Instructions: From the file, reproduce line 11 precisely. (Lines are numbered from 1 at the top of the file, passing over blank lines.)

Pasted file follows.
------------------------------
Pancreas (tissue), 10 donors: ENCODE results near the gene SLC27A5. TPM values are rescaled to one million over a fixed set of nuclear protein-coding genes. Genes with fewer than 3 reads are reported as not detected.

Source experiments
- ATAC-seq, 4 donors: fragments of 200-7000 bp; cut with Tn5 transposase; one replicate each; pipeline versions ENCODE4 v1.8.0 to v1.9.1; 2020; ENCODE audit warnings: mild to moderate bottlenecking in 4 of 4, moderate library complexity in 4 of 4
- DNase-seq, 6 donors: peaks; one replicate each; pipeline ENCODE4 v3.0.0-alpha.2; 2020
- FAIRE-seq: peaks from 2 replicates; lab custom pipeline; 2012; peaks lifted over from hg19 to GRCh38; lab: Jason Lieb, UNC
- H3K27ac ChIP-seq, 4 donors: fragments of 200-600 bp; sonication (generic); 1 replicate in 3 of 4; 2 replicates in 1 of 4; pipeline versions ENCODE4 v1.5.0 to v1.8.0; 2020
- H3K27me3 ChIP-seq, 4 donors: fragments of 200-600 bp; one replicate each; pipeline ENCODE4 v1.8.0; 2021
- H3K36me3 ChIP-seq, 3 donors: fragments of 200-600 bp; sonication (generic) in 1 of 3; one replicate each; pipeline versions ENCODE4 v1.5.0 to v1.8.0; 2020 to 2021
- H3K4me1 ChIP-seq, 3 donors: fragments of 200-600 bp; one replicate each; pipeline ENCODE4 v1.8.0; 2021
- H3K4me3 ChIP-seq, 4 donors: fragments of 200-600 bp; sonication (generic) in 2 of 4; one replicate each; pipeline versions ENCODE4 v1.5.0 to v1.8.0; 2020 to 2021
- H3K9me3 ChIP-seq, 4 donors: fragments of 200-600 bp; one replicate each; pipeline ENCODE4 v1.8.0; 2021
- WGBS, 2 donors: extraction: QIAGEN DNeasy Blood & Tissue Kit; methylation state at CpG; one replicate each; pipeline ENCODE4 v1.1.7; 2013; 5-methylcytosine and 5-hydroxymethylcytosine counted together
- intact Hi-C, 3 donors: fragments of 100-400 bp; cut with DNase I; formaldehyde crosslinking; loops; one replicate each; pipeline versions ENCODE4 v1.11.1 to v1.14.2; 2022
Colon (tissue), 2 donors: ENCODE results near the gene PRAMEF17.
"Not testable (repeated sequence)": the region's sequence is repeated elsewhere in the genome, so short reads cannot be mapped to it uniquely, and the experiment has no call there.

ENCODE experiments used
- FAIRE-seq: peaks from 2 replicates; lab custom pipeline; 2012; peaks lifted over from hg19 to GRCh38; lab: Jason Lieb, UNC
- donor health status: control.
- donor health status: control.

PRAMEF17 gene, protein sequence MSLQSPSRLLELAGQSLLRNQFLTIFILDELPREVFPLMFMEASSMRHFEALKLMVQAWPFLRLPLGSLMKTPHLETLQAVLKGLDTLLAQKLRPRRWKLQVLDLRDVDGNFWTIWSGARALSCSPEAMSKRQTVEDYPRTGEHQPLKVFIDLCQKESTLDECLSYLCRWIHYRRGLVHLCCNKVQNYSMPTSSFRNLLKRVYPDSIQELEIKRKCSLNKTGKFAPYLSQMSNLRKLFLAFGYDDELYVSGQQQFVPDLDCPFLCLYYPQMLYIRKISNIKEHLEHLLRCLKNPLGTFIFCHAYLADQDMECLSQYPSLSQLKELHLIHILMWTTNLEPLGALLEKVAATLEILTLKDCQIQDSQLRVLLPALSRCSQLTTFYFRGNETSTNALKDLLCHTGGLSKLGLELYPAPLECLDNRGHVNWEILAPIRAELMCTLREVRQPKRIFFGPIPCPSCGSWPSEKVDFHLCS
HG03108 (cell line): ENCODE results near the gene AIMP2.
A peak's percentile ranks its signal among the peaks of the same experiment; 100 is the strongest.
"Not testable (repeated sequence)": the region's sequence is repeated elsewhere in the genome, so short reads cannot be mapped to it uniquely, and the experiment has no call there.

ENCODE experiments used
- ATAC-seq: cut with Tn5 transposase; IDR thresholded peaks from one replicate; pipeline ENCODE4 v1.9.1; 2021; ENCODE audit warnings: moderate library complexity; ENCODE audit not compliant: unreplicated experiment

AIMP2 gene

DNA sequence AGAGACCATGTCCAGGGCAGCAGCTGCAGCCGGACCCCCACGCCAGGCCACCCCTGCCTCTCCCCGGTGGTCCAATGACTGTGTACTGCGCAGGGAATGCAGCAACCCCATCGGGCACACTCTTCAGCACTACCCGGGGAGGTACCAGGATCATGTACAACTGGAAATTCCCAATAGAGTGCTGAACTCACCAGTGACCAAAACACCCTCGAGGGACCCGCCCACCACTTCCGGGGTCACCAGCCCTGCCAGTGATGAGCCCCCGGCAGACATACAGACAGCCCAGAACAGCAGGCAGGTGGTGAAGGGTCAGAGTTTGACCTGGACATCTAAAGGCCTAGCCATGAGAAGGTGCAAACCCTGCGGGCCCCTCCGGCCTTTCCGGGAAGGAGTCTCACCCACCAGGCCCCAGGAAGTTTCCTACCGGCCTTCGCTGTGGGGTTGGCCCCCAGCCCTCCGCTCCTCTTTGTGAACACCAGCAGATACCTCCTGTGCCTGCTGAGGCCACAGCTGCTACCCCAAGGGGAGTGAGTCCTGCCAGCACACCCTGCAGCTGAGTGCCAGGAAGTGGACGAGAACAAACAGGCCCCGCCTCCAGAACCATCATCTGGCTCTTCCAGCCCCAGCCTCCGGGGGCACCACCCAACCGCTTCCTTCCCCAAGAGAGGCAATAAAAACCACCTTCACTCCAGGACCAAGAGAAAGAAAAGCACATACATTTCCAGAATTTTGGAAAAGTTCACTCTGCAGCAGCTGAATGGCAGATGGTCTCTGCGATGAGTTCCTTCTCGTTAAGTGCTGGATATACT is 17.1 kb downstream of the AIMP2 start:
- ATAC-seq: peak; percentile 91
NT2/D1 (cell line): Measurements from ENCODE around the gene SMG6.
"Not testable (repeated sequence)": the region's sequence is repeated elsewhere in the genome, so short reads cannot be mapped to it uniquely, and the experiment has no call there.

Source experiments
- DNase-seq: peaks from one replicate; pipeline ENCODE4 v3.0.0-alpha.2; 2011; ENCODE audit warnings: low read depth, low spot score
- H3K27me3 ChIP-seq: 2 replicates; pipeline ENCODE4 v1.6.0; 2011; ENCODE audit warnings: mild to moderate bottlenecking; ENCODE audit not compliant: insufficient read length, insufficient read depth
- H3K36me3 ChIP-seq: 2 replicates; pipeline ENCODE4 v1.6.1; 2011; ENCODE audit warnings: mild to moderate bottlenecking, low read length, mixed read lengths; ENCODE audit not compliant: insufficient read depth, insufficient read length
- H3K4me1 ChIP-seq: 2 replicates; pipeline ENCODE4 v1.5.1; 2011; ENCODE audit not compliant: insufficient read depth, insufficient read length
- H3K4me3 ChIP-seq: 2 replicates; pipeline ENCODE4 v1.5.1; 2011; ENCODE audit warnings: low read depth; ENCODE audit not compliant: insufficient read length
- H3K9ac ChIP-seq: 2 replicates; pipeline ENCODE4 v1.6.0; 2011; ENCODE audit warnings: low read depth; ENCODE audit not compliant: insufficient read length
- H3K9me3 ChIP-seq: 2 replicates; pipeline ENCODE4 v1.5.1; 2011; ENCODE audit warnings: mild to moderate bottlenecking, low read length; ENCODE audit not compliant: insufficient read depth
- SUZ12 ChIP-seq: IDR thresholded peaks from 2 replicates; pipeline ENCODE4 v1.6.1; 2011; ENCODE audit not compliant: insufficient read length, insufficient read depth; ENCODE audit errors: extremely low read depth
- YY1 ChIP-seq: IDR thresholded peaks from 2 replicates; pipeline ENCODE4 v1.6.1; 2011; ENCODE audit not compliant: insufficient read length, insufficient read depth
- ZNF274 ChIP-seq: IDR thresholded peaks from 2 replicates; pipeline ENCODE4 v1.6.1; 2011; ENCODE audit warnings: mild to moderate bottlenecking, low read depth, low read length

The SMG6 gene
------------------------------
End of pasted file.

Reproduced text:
- H3K9me3 ChIP-seq, 4 donors: fragments of 200-600 bp; one replicate each; pipeline ENCODE4 v1.8.0; 2021